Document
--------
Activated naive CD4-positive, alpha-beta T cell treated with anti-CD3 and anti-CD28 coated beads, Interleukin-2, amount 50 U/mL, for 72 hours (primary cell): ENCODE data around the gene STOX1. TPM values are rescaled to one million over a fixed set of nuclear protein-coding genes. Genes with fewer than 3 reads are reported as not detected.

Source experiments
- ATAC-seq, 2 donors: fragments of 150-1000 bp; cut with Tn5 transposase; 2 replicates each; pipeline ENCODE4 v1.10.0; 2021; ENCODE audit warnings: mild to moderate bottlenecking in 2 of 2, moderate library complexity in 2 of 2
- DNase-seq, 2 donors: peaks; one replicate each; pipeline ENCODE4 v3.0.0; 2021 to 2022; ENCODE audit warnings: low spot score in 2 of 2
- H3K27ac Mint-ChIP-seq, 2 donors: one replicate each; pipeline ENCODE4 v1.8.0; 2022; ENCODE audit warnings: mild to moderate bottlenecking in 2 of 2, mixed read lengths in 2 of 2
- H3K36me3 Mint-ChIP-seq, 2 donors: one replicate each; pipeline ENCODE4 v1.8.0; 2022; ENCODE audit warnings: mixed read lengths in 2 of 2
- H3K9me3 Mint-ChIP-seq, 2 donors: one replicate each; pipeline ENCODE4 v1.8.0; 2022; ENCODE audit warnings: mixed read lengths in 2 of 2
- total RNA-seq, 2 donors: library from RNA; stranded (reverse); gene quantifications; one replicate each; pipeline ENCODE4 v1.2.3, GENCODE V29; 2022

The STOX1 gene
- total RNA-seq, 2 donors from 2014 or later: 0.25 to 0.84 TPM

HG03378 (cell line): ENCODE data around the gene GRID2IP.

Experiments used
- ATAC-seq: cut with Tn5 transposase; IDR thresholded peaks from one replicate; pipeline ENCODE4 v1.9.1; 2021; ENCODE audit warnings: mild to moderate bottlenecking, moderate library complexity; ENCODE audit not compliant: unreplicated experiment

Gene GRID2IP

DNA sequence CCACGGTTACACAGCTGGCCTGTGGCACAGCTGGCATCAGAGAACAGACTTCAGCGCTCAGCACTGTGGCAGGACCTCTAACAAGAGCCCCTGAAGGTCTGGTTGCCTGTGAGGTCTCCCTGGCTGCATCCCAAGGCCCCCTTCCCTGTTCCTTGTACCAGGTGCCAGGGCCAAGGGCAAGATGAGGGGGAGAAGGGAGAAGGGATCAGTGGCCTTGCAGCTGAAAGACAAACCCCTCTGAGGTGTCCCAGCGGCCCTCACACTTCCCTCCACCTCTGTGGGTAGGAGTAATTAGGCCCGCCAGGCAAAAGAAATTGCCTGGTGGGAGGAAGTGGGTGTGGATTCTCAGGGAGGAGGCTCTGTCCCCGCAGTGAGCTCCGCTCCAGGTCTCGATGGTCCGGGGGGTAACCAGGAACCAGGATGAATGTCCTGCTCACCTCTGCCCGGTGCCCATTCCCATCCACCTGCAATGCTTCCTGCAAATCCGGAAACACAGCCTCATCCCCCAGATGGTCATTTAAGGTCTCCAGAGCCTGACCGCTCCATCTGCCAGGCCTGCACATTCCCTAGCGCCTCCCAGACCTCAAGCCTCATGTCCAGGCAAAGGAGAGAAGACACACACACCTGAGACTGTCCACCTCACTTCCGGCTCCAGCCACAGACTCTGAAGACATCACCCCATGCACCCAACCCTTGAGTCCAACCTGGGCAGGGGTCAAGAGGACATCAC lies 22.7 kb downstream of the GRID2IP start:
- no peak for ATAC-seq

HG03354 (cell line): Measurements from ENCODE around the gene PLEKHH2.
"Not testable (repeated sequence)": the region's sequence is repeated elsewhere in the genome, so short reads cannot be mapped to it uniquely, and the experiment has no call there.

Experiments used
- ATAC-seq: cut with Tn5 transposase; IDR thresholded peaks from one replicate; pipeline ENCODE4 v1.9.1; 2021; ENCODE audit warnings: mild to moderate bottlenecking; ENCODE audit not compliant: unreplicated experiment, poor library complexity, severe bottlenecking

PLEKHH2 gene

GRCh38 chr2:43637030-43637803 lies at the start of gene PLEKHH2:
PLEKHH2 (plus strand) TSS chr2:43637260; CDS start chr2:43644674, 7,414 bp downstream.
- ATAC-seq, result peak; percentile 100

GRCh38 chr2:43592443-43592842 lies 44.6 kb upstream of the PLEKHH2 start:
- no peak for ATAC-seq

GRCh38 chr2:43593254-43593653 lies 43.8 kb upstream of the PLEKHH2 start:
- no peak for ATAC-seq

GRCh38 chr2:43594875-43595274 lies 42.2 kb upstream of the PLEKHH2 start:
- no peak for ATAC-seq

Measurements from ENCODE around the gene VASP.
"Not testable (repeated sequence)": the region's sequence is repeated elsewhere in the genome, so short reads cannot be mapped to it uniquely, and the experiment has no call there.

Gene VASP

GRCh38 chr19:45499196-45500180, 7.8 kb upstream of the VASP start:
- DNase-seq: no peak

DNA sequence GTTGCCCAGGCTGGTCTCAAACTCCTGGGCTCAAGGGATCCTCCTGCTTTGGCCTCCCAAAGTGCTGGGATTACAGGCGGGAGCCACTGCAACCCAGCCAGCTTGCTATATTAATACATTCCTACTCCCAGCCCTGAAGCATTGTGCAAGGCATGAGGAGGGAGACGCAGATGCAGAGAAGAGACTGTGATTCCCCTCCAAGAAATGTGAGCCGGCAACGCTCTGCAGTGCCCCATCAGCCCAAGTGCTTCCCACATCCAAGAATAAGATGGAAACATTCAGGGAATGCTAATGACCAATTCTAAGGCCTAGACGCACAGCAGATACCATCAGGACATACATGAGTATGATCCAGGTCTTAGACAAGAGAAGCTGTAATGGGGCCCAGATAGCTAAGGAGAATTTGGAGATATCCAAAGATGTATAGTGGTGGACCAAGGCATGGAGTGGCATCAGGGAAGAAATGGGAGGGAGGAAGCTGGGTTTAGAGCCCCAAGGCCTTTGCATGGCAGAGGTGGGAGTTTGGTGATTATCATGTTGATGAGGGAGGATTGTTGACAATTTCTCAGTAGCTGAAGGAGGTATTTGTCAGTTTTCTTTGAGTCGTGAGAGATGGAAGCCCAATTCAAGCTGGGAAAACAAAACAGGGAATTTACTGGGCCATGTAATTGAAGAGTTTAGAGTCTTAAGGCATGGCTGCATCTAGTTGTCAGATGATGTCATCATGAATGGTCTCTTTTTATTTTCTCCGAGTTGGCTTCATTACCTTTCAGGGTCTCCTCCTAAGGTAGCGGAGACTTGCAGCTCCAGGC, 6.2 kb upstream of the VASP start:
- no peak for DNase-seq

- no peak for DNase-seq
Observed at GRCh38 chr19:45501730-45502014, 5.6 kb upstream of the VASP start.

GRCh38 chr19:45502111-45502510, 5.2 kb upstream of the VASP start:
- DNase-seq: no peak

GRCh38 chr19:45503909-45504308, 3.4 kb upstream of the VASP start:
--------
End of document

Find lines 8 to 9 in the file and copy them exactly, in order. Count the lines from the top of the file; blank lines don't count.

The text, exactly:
- total RNA-seq, 2 donors: library from RNA; stranded (reverse); gene quantifications; one replicate each; pipeline ENCODE4 v1.2.3, GENCODE V29; 2022

The STOX1 gene